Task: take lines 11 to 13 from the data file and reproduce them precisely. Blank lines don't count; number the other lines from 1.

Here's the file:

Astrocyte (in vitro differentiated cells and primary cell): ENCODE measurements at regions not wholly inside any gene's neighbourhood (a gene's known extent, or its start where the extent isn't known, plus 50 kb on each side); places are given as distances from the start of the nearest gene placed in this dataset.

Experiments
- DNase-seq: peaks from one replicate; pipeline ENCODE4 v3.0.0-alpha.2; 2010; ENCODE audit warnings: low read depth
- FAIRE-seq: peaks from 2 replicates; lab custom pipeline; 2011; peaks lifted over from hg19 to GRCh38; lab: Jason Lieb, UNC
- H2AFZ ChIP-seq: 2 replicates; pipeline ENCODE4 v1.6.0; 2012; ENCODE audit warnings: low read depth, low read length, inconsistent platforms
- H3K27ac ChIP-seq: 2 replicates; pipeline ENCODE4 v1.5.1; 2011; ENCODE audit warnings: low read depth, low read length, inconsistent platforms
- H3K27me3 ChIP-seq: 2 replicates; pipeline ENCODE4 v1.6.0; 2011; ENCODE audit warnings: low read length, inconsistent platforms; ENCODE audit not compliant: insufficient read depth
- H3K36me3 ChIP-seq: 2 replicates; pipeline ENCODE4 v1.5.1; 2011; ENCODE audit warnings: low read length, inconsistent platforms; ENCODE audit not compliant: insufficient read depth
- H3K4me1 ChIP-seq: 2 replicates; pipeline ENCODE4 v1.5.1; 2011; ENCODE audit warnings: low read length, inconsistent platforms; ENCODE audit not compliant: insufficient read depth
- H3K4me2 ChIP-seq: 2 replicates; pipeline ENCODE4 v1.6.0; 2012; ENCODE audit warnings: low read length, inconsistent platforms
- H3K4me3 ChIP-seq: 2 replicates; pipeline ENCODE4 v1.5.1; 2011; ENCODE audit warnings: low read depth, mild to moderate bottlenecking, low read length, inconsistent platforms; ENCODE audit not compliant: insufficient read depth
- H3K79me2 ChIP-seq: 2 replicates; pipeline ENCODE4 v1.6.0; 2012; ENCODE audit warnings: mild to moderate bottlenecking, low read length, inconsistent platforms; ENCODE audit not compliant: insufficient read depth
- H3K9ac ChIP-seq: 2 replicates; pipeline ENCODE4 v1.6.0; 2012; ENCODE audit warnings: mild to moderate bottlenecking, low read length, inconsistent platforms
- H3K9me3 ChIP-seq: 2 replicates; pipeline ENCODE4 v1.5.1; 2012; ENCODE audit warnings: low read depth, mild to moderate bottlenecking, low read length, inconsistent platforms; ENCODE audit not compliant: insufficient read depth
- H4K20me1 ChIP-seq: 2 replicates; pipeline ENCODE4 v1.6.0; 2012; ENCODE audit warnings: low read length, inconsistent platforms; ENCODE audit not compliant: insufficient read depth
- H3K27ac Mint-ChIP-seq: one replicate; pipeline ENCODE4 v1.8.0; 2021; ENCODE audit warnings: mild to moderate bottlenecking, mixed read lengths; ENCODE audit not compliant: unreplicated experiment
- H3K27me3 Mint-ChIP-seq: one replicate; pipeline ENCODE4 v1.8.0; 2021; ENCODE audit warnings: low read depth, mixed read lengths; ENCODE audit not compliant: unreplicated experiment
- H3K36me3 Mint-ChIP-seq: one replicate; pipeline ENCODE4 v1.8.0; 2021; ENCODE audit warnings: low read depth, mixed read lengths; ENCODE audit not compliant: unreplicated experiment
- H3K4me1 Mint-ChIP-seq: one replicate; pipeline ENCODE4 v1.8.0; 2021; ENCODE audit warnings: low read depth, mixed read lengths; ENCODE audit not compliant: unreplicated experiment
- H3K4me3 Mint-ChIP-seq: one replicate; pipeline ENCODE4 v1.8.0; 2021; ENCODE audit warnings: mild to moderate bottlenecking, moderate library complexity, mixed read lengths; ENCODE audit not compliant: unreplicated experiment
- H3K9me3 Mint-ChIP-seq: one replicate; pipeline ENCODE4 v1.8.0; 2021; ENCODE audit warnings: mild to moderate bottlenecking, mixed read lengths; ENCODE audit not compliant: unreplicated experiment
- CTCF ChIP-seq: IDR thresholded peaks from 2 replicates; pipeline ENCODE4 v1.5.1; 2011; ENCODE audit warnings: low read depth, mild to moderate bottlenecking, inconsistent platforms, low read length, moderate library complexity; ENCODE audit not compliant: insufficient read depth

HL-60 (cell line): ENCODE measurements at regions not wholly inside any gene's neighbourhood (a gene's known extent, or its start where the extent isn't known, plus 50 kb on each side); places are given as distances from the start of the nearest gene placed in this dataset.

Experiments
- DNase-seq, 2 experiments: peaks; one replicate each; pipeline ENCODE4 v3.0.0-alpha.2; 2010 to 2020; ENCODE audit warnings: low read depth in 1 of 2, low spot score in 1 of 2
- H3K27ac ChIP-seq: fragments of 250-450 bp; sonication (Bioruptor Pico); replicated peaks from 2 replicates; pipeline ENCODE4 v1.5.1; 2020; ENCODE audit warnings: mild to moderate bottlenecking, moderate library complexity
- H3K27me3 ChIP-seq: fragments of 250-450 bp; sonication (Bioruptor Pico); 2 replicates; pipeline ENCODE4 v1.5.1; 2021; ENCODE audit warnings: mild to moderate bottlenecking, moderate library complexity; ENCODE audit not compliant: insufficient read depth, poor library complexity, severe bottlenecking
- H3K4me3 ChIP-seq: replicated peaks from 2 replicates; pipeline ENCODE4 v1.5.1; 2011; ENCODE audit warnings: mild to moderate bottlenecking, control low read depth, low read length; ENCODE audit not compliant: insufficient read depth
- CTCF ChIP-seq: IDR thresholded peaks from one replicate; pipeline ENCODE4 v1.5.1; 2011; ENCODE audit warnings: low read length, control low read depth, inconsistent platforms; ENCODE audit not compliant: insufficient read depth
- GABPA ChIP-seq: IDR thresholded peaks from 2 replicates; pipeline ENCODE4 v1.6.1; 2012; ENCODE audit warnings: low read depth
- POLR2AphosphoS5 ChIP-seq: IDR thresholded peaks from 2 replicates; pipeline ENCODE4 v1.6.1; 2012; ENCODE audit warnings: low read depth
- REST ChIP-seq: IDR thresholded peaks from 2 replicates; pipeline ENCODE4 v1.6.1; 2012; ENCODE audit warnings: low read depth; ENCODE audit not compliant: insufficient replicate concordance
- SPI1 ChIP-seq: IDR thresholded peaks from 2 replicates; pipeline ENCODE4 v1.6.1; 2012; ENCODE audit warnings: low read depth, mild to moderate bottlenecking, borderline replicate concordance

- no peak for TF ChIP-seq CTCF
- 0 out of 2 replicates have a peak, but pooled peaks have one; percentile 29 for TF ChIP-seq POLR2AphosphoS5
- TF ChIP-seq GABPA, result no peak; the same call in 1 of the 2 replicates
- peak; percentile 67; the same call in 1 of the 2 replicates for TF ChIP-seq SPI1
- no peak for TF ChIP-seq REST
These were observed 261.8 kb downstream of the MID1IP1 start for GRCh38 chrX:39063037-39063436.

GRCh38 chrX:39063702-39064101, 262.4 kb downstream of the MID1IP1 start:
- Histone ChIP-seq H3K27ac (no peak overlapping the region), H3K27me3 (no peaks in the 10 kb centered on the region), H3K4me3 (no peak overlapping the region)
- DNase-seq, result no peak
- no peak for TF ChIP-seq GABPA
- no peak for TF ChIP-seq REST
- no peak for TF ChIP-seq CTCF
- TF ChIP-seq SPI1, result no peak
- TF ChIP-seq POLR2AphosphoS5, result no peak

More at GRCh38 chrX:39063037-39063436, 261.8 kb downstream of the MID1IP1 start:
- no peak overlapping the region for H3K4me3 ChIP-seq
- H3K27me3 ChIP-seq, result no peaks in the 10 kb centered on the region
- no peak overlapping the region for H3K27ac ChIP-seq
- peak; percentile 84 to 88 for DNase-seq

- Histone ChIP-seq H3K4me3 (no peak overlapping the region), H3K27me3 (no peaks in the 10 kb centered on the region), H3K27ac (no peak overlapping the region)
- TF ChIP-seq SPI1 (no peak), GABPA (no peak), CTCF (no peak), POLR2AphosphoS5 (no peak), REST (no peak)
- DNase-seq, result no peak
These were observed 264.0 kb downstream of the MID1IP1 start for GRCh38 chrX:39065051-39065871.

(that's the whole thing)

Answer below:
- H3K4me3 ChIP-seq: 2 replicates; pipeline ENCODE4 v1.5.1; 2011; ENCODE audit warnings: low read depth, mild to moderate bottlenecking, low read length, inconsistent platforms; ENCODE audit not compliant: insufficient read depth
- H3K79me2 ChIP-seq: 2 replicates; pipeline ENCODE4 v1.6.0; 2012; ENCODE audit warnings: mild to moderate bottlenecking, low read length, inconsistent platforms; ENCODE audit not compliant: insufficient read depth
- H3K9ac ChIP-seq: 2 replicates; pipeline ENCODE4 v1.6.0; 2012; ENCODE audit warnings: mild to moderate bottlenecking, low read length, inconsistent platforms